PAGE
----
It made it look more like this was a call from a secret lover than a career call. I know this happens all the time on TV and in the moves - everyone who ever gets a call walks away to talk on the phone, and I think this author just ran with that cookie-cutter piece of writing without expending a single thought on how this would go down in the real world.
If there was something tied to this - like it wasn't his boss but a woman he was having an affair with, that would have at least made some sense. Brooke never even gets suspicious of this behavior. Once again she's portrayed as not having much going on behind a pretty face, Trent is portrayed as callous, and the story sounds like it was written from cue cards rather than form the heart.
The author either doesn't think much of healthcare professionals or she's had little experience of them outside of TV and movies. I read:
Then the nurse frantically rushed us out as I heard someone else yell, "Code Blue!"Anyone who hasn't been around when a code is called can be forgiven for viewing it this way I suppose, but it's not what happens. Yes, there is urgency of course, but 'whirlwind of chaos' isn't a nice way to describe medical professionals trying to save someone's life. Once a code is called (and it's not by someone yelling "Code Blue!") there are certain people who hurry to the patient, and each has a specific job to do. You can't dismiss it as 'several nurses and one doctor' unless you want to look like an amateur working on bad fan fiction.
Several nurses and the doctor came racing down the hall. They shuttled us out of the room as it turned into a whirlwind of chaos.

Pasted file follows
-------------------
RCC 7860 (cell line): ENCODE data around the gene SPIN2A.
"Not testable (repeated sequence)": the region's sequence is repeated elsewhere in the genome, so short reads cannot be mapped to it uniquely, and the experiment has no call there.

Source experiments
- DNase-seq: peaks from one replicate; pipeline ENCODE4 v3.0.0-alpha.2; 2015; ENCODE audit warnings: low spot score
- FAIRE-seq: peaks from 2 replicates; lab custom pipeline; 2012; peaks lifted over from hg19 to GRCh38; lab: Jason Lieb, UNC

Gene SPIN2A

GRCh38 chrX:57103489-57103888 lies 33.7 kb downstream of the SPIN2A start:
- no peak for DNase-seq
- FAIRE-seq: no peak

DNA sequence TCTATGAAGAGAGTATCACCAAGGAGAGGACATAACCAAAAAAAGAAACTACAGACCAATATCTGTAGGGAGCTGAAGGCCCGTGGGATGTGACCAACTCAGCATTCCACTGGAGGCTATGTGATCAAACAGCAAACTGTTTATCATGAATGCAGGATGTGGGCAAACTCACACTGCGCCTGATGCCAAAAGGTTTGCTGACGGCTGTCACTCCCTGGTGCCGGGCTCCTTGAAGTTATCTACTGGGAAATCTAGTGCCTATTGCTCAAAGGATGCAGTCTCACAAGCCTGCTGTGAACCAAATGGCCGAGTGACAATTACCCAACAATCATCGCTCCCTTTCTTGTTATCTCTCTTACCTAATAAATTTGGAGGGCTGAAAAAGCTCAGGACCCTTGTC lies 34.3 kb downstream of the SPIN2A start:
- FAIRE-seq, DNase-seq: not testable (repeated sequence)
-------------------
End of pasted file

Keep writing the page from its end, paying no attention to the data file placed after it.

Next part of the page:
The problem with this section isn't that, though, it's that the author describes the people being taken out of the room twice - like the first time they didn't leave? The nurse frantically rushed them out? No, the nurse isn't frantic, she's an expert at what she does. She will ask you to leave and be urgent and firm about it because the professionals need the room to work, but she isn't frantic.
The issue here though is, if the nurse rushed them out, then why do several nurses and a doctor have to shuttle them out immediately afterwards? In point of fact there is likely to be more than one doctor and only the nurses who are required to help out. There will also be a respiratory therapist, and someone (the ward clerk most likely) will probably call a chaplain or someone like that to be with the family.
At the fried chicken dinner, Trent's father selfishly takes the chicken breast every single time and the hell with his kids, and Brooke is so stupid that she thinks this is an ideal family! No wonder Trent has serious issues. At one point his thoughts are: "He didn't want to drag her back. He feared that she'd just leave again" WTF?
Trent honestly thinks he has the right to manhandle Brooke against her will and literally drag her off somewhere? What is he, a caveman? I suspect even a caveman would have had issues trying to drag "his woman" back to his cave if she didn't want to go. I don't see how we can celebrate the end of slavery when some authors quite evidently still see women as the property of Neanderthal men. This book is copyright 2017, but reads like it was published in 1720